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To: exhaustedmomma
I could be wrong, but I believe most of us carry these germs on our skin.....

its when there is an OPPORTUNITY for the germ to settle in that it causes infection...

17 posted on 07/14/2004 10:19:43 PM PDT by cherry
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To: cherry
That's what the doctors said. The break in the skin by the insect bite did it. What I find weird is this child (and the others in the pool that day too)has been biten by mosquitoes and ants before. And the number of kids in with the same stuff when she was in. It is truly a mean, nasty germ that is spreading. It is amazing how fast it hit, and progressed. I can't emphasize enough about the speed this took. We didn't know what the heck was going on. We honestly thought it was a spider bite, even though it looked nothing like a spider bite. This stuff is nasty and weird.
18 posted on 07/14/2004 10:30:56 PM PDT by exhaustedmomma (Mary Landrieu challenged any Sen/Cong. to prove F-911 wrong this morning on FOX. GOP- get busy.)
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To: vetvetdoug
". When lay people use the antibiotics"

That arguement isn't limited to lay people. It extends to licensed pros too. It is vets that handle and advise farmers on feed additives. You don't need much skill to read and understand the drugs applicability. Just as in the med field, all that taking away the freedom to buy and use these drugs will do is fatten the bank accounts of vets.

19 posted on 07/14/2004 10:38:06 PM PDT by spunkets
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To: cherry
" most of us carry these germs on our skin..."

In general and keeping it simple...Normally pathogenic strains are a minority population. They can't compete with the nonpathogenic strains that emit toxins to restrict their activity. Amongst the normally present pathogens, there is another minority(for similar reasons), that has drug resistant capacity. That last group is the one that ends up predominant if the time of med application is cut short.

In these cases here folks are being exposed to large populations of the normal minority bugs. It's the exposure to large numbers, that are overwhelming to normal conditions that allows their fast takeover and spread. Pathogenic staph normally inhabits noses and infected sores, warm potato salad and the like also(from hands and noses). If those noses and sores are really laiden with staph, it spreads to other surfaces and people by sheer numbers. If it's predominantly the drug resistant bug, it spreads even faster.

20 posted on 07/14/2004 10:58:18 PM PDT by spunkets
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To: exhaustedmomma
"in the pool that day"

THere are a number of nasty bugs that can exist in water if it's not chlorinated right. If the water's chlorinated right, it should not smell like chlorine. If it does the chlorine's all gone and that's chloramines you're smelling. If the water's chlorinated right and on the high side, it will actually clear up the infections.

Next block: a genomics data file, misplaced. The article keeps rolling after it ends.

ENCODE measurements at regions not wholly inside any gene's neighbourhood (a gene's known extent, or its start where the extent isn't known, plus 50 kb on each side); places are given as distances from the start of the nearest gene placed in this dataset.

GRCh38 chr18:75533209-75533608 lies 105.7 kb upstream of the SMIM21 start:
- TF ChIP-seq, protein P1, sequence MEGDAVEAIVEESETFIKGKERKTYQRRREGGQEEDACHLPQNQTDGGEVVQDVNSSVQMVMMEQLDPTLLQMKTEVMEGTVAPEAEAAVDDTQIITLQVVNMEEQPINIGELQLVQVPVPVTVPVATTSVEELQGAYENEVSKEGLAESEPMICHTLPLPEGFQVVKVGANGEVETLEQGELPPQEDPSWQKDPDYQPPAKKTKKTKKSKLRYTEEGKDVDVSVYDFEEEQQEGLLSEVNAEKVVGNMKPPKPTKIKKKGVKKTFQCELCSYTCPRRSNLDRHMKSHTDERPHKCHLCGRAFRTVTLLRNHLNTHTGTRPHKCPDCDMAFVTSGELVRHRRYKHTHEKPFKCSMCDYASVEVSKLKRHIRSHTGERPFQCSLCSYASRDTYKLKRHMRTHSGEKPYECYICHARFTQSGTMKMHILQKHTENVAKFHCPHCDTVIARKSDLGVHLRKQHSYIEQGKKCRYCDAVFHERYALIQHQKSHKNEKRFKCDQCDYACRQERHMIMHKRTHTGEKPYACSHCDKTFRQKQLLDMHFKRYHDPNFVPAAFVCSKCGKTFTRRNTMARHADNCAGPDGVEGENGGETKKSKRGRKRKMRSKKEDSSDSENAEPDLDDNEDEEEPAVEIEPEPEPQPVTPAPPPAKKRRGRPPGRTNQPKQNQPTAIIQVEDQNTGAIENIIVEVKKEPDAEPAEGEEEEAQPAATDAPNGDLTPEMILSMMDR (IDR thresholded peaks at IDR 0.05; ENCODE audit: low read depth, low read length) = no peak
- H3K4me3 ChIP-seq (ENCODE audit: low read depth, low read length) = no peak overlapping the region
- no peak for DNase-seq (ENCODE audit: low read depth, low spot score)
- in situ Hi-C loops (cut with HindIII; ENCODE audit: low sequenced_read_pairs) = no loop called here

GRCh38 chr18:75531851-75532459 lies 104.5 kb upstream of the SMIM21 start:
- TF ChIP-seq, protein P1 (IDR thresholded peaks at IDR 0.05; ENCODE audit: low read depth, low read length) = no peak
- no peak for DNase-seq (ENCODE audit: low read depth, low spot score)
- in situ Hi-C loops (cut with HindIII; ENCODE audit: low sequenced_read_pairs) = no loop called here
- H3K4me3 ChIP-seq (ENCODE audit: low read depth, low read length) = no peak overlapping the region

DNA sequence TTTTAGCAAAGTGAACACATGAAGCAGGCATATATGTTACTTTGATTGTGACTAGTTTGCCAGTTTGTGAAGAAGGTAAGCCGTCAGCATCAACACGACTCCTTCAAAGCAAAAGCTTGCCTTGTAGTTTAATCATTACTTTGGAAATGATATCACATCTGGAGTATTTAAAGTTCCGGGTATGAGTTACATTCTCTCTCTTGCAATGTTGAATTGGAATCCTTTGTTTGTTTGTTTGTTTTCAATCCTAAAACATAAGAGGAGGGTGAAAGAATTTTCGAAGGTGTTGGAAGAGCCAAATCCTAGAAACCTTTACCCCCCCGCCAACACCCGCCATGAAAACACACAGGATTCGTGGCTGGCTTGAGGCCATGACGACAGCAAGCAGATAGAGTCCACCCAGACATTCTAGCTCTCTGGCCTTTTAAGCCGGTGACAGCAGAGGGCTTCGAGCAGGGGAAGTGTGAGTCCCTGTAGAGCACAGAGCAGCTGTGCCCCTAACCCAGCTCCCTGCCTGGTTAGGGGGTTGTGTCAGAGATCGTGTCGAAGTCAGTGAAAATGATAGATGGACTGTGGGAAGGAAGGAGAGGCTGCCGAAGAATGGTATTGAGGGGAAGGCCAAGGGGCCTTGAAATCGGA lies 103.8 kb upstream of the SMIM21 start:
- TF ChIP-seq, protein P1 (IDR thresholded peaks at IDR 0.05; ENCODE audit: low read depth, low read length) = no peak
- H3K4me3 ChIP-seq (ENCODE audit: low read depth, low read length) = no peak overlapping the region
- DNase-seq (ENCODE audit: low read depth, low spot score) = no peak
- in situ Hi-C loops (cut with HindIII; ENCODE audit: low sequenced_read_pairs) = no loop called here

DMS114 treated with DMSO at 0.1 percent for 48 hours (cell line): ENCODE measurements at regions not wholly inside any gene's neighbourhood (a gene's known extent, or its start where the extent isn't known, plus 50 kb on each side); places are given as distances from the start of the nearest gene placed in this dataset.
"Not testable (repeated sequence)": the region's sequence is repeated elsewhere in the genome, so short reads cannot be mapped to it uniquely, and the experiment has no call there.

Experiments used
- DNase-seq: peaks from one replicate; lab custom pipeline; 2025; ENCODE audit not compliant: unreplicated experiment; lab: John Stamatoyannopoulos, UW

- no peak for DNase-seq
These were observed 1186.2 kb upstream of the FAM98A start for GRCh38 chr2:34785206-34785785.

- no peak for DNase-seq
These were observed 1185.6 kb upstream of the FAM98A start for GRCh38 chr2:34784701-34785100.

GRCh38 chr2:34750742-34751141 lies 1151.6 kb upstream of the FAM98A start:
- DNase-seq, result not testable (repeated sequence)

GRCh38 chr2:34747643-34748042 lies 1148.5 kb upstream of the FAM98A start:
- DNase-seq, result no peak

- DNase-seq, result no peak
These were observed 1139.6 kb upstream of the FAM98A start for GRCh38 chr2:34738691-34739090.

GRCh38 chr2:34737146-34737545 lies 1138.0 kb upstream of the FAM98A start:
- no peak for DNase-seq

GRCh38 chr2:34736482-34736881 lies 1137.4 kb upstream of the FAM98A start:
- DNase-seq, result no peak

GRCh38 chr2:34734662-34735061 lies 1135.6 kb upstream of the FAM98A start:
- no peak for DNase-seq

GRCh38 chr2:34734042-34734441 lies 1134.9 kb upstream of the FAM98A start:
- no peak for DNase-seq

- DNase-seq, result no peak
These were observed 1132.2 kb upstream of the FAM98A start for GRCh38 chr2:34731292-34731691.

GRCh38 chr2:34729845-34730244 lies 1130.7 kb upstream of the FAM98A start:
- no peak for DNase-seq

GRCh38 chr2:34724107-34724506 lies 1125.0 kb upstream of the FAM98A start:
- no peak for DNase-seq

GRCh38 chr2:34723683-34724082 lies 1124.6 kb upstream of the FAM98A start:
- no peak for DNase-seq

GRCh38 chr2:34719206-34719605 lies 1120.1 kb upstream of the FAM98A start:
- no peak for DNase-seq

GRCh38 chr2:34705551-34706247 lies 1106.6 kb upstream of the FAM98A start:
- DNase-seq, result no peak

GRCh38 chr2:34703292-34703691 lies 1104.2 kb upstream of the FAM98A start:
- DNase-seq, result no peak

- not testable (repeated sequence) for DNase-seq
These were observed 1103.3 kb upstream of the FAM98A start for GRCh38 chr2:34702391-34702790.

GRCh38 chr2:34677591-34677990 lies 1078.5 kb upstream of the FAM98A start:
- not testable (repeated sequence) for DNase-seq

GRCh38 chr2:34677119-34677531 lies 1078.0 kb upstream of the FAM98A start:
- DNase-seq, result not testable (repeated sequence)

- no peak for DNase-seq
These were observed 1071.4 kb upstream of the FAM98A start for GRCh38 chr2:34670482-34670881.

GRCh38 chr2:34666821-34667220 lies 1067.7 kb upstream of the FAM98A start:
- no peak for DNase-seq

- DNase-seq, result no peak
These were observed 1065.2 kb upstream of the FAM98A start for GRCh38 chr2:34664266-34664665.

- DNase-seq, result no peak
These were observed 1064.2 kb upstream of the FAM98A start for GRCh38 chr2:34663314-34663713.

21 posted on 07/14/2004 11:04:11 PM PDT by spunkets
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To: spunkets

My husband is a chemist who specializes in water treatment. Honestly, I do not believe it was the pool water. Plus, there were the other kids who also had mosquito bites. I understand she could have picked her nose, etc., scratched and all. I guess my point is their point... this stuff is nasty. It is spreading rapidly. It is weird. And, BTW, this child has rarely been on antibiotics.


22 posted on 07/14/2004 11:09:24 PM PDT by exhaustedmomma (Mary Landrieu challenged any Sen/Cong. to prove F-911 wrong this morning on FOX. GOP- get busy.)
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To: exhaustedmomma

I missed post 12, that makes it clearer. TX? Were these the asian tiger skeeters?


23 posted on 07/14/2004 11:23:55 PM PDT by spunkets
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To: spunkets
it is vets that advise that advise and handle farmers on feed additives

I must respectfully disagree. It is the co-ops and agri-sales that advise the farmers on use of antibiotics the majority of the time. These sales people have little or no knowledge about antibiotics and their proper use and when to use them. It is rare that I see a large animal that has not been first inappropriately treated by the owner with the advice of the co-op or a back yard shade tree mechanic.

24 posted on 07/15/2004 6:29:32 AM PDT by vetvetdoug (In memory of S/Sgt. Segundo "Dean" Baldonado, Albuquerque, NM-KIA Bien Hoa AFB, RVN 1965)
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To: vetvetdoug
"It is the co-ops and agri-sales that advise the farmers on use of antibiotics the majority of the time."

Not up here in America's Dairyland. The salesmen may give their spiel to both vets and farmers, but it's the vets that do the advising to the farmers. The only time farmers treat their own animals is after they've already learned about it from the vet.

25 posted on 07/15/2004 7:41:47 AM PDT by spunkets
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To: spunkets
GULP: Were these the asian tiger skeeters?

I dunno. The doctor's kept stressing break in the skin (the skin being the culprit) from the bite. Do asian tiger skeeters do this... or are you pulling my chain?

Okay, I goggled AT skeeters... WN carriers. All I know is last night they announced WN had been found in Houston. So, would they cause MRSA???? I repeat, the onset of problems was uncanningly rapid!

26 posted on 07/15/2004 1:47:22 PM PDT by exhaustedmomma (Mary Landrieu challenged any Sen/Cong. to prove F-911 wrong this morning on FOX. GOP- get busy.)
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To: Libloather

Didn't I just read a thread around here about a new drug that boosts antibiotic effectiveness pretty dramatically?


27 posted on 07/27/2004 5:27:18 PM PDT by hopespringseternal